And oh , he has never believed in the gods, but there under the stars, tasting a boy who will one day, centuries from now, be called David, Jonas thinks he’s found something divine.


ii. 1781

The war isn’t as glorious as the pamphlets make it out to be. 

David knows what he’s fighting for, knows that their cause is just. He’s read all of the papers, attended the rallies in New York where men stand on upturned crates and strain to be heard over the crowds, speaking of taxes and freedom and revolution. He believes in this. Believes that they can build a new nation up from the ground. 

But this part is different. Here, the tents stink of sweat and dirt and blood, and when he closes his eyes, he watches bodies fall, watches bullets rain down over the earth like hellfire. The battle is over and they’ve come out victorious, but he doesn’t feel any more free. He feels tired and wracked with grief, and empty.

“You should get that wrapped,” a soft voice says above him, and David looks up.

He knows Jack in the vague, limited way that he knows the others in their contingent: by name and face and not much else. The man—boy, he amends, because he can’t be any older than David is—stares at the still-bleeding gash on David’s arm. “Could get infected.”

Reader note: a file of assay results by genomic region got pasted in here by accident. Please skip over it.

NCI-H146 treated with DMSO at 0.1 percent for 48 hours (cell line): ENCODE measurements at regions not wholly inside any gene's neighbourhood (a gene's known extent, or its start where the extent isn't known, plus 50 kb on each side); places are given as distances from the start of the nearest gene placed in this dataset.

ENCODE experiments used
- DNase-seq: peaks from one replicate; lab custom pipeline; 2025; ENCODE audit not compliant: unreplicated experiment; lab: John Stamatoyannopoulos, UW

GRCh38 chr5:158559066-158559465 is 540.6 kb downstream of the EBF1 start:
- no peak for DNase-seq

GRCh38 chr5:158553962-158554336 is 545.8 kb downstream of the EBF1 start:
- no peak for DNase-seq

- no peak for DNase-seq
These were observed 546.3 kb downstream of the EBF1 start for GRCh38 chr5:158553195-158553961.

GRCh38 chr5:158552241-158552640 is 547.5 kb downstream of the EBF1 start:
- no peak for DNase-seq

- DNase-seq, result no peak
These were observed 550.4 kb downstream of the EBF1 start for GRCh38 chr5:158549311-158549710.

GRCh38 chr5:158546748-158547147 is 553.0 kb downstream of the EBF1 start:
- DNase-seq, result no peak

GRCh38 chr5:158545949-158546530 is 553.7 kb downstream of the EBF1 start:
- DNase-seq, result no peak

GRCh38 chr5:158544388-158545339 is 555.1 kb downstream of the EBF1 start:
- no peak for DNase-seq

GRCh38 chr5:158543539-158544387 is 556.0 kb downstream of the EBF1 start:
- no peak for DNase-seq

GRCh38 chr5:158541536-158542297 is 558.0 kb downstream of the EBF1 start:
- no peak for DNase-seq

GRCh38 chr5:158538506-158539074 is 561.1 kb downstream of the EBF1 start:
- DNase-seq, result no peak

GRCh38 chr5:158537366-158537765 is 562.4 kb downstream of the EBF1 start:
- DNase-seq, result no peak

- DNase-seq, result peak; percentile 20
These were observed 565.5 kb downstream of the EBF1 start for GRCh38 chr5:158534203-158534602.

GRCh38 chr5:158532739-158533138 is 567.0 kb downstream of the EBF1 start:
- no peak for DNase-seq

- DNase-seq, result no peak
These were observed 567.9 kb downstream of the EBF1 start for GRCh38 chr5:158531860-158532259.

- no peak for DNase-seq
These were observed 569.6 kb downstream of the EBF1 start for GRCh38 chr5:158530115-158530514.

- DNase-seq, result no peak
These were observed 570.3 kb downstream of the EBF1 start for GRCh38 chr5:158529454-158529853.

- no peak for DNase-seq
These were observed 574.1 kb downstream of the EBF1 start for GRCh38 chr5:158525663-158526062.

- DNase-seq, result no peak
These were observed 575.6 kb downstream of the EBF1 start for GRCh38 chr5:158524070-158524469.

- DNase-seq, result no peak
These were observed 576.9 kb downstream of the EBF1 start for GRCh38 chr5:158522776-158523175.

“I know,” he says, and then winces at the sharpness in his own voice and shakes his head. “You’re right. I will.”

There’s a moment of quiet, and distantly, they can hear the chirping of crickets and the screams from the medicine tents. David clenches his fist in the grimy cloth of his uniform. Then Jack is kneeling in front of him, grabbing a roll of bandages from beside the low cot. “Let me,” he says, and David doesn’t know what compels him to extend his injured arm, but he does anyway.

Jack’s hands are careful, careful, like David is something made of glass instead of a bruised and bloodied soldier. He pours water over a clean cloth and wipes the blood away, and while he does this he says, “Davey, right?” David nods, and Jack smiles just a little. “What’s your story?”

As Jack winds the bandage around his arm, David tells him about school, and Sarah and Les and his family. He tells him about the things that he’s read, and Jack just listens, nodding every so often and staying even when he’s finished dressing the wound.

“I didn’t expect it to be like this,” David confesses finally, the bone-deep ache of the memories from the battle bleeding into his voice. “I’m not naive, I knew there would be death, but not…” he swallows hard, “not like this.”

When Jack looks at him, there’s something strained and quiet behind his gaze. “It’s not like it is in the papers,” he agrees, half-hurt, half-bitter. “It doesn’t seem so honorable out here. Just seems like dying.”

David draws a shuddering breath, and that’s when Jack takes his hand. “We’ll make it out of this, alright?” he says, suddenly fierce. “We’ll win this war, and you’ll see your family again.”